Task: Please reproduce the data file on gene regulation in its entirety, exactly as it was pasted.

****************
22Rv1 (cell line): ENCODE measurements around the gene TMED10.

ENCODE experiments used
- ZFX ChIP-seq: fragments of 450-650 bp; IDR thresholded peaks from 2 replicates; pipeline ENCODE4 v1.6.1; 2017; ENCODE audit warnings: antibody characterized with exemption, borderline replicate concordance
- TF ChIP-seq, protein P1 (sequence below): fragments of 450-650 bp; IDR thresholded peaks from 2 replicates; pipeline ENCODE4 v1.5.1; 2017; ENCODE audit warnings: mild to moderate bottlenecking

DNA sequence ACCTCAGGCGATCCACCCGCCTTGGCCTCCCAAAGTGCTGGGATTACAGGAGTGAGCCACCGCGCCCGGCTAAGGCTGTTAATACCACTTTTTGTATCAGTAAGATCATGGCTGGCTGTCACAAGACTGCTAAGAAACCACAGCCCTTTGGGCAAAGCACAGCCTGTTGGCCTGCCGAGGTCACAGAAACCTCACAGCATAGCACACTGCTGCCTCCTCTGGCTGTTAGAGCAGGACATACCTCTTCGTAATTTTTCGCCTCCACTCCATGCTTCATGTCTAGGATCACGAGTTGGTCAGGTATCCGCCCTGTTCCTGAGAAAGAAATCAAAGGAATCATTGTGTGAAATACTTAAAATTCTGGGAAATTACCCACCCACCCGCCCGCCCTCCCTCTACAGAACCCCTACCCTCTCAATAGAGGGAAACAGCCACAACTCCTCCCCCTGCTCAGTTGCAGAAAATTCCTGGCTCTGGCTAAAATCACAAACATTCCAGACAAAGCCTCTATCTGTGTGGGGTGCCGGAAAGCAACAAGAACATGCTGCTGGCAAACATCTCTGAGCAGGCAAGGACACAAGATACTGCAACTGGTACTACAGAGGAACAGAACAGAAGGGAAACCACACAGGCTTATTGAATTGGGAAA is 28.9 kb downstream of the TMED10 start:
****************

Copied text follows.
22Rv1 (cell line): ENCODE measurements around the gene TMED10.

ENCODE experiments used
- ZFX ChIP-seq: fragments of 450-650 bp; IDR thresholded peaks from 2 replicates; pipeline ENCODE4 v1.6.1; 2017; ENCODE audit warnings: antibody characterized with exemption, borderline replicate concordance
- TF ChIP-seq, protein P1 (sequence below): fragments of 450-650 bp; IDR thresholded peaks from 2 replicates; pipeline ENCODE4 v1.5.1; 2017; ENCODE audit warnings: mild to moderate bottlenecking

DNA sequence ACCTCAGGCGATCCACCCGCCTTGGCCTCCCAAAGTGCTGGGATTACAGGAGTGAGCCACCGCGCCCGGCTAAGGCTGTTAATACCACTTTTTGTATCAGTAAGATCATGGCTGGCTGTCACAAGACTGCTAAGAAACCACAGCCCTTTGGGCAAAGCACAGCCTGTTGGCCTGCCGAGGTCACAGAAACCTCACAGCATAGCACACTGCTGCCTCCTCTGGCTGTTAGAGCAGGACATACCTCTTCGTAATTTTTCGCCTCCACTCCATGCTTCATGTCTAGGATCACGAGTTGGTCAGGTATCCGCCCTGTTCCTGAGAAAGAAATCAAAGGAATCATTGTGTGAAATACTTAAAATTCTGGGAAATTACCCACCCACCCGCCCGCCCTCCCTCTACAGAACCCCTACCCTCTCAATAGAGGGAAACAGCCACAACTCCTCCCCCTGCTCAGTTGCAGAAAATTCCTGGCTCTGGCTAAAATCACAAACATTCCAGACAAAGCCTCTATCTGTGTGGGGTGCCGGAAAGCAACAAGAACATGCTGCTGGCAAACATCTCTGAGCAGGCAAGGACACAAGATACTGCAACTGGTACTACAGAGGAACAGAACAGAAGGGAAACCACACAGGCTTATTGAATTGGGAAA is 28.9 kb downstream of the TMED10 start: